The Kitchn recommends one tablespoon of vinegar for a cup of fruit juice, but I wasn’t very satisfied with that. Flavor-wise, the acid was faint and it was too sweet. Wanting to up the acid, I tried a 50/50 mixture of juice and vinegar. The equal mixture of sweet and tart liquids results in a flavor that is—surprise!—more of a balance of sweet and tart flavors, and here we begin to approach the depth of flavor you would get from wine, albeit a sweeter red. If you are in the habit of cooking with sweeter wines like sweet sherry or Marsala (or if you’re making a dessert), you could stop here and be pretty pleased, but I wanted a flavor that mimicked a drier red.

Finally, I settled on a cup of red wine vinegar with two tablespoons juice. This ratio is my personal favorite, and if you’re a fan of cooking or deglazing with drier reds, I think it will be yours too. It’s fairly acid-forward, but a couple tablespoons of sweet juice keep it from being overly so. The fruit is there, but it kind of hangs out in the background rather than dominating.

Option Two: Kombucha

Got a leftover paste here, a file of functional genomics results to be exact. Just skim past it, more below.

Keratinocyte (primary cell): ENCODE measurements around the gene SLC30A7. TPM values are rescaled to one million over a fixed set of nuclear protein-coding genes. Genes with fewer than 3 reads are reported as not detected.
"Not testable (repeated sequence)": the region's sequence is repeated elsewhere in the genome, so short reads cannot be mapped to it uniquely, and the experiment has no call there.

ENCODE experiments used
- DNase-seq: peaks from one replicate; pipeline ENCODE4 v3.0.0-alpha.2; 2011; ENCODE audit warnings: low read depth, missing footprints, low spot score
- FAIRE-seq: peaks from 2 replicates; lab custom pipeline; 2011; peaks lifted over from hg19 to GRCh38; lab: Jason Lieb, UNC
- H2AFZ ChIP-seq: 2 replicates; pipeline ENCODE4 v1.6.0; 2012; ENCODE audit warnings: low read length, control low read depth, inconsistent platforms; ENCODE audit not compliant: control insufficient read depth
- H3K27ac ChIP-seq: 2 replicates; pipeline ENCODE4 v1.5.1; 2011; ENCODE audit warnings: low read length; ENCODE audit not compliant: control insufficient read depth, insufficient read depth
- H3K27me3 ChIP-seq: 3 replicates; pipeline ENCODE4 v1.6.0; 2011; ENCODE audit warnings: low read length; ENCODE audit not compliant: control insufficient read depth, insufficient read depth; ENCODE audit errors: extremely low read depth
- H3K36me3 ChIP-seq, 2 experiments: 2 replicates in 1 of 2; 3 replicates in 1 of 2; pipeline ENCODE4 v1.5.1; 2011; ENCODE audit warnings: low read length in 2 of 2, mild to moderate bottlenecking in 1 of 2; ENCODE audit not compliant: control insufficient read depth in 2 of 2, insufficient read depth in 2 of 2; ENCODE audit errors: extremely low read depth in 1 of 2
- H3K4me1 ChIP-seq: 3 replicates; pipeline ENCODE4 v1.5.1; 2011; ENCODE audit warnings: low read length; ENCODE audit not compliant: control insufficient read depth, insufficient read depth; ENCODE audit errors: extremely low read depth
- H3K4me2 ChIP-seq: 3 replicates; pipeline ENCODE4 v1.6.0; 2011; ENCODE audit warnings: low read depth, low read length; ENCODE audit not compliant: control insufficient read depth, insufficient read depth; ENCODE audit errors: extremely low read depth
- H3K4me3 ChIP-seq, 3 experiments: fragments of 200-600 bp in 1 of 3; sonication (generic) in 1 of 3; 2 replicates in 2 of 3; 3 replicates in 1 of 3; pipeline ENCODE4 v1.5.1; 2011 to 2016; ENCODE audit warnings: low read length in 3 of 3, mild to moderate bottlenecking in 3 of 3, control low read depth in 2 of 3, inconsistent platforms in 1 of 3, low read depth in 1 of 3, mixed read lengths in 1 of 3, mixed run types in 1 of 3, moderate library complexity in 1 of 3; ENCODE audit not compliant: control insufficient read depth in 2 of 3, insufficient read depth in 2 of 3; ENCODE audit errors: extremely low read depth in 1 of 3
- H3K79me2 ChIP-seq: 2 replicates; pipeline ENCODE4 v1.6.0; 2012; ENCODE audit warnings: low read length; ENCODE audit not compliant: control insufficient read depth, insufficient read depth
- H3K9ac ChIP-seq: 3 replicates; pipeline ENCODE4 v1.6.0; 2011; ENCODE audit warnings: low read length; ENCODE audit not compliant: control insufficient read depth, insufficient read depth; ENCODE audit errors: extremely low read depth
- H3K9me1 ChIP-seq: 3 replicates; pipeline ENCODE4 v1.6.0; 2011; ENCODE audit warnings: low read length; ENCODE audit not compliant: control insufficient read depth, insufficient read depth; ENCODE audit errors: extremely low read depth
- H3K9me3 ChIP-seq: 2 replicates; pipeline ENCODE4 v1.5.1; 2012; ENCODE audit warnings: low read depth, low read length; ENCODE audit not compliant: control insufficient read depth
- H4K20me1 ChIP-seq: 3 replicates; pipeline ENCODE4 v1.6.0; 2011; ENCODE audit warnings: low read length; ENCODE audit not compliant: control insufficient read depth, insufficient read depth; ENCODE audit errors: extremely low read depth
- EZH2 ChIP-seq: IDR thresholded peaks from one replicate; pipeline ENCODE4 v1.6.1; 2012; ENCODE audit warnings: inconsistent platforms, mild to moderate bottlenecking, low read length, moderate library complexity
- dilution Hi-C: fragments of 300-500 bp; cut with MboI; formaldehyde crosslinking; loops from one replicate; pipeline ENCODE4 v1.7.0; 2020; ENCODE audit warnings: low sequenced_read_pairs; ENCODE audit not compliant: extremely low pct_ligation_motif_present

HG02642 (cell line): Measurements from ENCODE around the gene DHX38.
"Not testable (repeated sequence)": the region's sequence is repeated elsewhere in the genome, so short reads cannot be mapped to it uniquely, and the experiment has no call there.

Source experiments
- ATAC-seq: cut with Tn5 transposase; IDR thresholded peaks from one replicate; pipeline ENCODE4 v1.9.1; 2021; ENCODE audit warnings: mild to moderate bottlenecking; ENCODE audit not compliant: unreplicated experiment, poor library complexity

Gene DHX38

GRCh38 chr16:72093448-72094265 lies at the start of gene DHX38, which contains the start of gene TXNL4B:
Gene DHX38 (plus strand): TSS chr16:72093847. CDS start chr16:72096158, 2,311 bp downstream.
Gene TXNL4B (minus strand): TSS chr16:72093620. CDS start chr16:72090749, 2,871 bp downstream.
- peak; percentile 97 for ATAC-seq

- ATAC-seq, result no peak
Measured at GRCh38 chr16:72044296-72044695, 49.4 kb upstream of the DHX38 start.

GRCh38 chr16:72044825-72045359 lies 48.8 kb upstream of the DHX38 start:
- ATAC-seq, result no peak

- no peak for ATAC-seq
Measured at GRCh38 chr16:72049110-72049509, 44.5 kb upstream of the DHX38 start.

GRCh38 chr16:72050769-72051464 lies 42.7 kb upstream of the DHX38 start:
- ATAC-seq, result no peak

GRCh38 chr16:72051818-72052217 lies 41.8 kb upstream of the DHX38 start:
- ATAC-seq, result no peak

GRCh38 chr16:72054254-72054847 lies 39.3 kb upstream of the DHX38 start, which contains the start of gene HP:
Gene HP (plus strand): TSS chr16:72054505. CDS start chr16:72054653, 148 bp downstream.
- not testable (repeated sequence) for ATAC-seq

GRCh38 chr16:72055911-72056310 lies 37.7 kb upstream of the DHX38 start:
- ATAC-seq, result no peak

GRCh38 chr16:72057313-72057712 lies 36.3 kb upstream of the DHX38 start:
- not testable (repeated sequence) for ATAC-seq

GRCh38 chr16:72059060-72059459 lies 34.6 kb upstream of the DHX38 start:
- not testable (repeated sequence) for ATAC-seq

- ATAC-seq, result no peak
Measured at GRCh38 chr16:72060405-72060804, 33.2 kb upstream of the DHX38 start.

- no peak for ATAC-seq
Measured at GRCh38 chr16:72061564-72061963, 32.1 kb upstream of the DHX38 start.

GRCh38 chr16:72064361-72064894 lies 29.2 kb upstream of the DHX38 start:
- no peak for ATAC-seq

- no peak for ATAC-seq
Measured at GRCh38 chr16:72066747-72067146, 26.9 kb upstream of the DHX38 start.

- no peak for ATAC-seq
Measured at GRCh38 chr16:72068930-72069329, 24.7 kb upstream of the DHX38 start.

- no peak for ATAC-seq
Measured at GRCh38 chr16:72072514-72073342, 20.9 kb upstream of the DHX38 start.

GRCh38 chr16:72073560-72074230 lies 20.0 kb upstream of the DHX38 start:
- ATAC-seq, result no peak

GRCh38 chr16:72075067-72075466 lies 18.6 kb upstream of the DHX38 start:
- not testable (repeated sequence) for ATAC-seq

My kitchen is definitely more likely to be stocked with alcohol than Kombucha, but maybe you’re a much more health-conscious individual than I, and thus have a few of these probiotic, fermented beverages in your fridge. If you are, then you’re in luck, because Kombucha can be substituted for wine ounce for ounce with pretty excellent results. If you think about it: it makes sense. Kombucha is fermented, it’s quite acidic, and there’s usually some sort of fruit action in there. (There’s also a trace amount of alcohol, which probably doesn’t contribute a whole lot in the way of flavor, but it’s good to know it’s there if you’re trying to abstain completely.) The resulting pan sauce is similar to the 50/50 mixture of vinegar and juice, but with a bit more acid, and some funky fermented goodness that makes for a more interesting pan sauce. The outcome is of course going to depend on the type of Kombucha you use (I used Synergy’s “Cosmic Cranberry”), but I think it would be fun to play around with different flavors. I bet a homebrewed variety would make a really interesting sauce with some fun flavors.